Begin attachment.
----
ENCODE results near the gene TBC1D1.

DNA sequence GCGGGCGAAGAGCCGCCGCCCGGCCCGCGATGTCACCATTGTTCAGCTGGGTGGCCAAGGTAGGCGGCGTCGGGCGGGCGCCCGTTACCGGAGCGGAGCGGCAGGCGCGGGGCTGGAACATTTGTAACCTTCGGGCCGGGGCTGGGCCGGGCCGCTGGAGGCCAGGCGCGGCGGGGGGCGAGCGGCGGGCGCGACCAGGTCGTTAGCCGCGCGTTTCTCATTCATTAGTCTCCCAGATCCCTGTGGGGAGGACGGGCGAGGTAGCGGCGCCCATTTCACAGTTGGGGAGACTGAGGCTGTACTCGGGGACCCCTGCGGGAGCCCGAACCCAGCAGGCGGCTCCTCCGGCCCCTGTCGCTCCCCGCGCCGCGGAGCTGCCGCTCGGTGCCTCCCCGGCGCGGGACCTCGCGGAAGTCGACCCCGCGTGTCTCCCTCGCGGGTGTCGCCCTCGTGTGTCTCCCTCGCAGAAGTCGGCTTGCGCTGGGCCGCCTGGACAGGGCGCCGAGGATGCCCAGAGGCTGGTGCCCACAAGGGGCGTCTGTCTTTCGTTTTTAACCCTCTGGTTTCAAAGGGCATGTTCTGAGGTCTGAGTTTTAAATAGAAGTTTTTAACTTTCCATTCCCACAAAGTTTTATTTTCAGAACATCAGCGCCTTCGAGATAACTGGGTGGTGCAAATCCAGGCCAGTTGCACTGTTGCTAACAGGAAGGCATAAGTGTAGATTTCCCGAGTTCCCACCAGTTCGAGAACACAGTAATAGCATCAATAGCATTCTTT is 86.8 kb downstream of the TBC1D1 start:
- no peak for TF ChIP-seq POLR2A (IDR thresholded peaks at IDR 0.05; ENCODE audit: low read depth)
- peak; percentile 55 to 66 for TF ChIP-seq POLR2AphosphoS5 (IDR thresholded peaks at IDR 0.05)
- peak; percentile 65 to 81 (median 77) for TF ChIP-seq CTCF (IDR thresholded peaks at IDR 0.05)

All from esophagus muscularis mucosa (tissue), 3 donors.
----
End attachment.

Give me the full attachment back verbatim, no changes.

ENCODE results near the gene TBC1D1.

DNA sequence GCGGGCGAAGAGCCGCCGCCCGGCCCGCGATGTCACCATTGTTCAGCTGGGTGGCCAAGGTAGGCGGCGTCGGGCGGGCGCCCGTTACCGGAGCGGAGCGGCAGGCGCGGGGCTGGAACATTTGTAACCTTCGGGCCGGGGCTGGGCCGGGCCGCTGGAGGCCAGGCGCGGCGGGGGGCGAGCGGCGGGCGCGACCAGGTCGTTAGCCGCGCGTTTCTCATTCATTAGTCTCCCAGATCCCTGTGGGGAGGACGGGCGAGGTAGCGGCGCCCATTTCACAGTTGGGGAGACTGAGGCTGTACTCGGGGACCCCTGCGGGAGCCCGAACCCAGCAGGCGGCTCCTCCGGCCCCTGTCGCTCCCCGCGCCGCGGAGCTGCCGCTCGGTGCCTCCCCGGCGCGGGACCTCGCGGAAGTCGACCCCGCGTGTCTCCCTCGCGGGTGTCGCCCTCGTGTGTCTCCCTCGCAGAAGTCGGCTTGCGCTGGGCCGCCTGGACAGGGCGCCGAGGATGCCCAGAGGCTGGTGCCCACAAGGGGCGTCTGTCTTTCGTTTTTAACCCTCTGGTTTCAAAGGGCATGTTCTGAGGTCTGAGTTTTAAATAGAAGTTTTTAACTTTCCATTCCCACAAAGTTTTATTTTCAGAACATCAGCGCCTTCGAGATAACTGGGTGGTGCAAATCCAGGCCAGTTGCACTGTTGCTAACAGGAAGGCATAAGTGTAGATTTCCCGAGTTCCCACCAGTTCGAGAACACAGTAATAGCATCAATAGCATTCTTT is 86.8 kb downstream of the TBC1D1 start:
- no peak for TF ChIP-seq POLR2A (IDR thresholded peaks at IDR 0.05; ENCODE audit: low read depth)
- peak; percentile 55 to 66 for TF ChIP-seq POLR2AphosphoS5 (IDR thresholded peaks at IDR 0.05)
- peak; percentile 65 to 81 (median 77) for TF ChIP-seq CTCF (IDR thresholded peaks at IDR 0.05)

All from esophagus muscularis mucosa (tissue), 3 donors.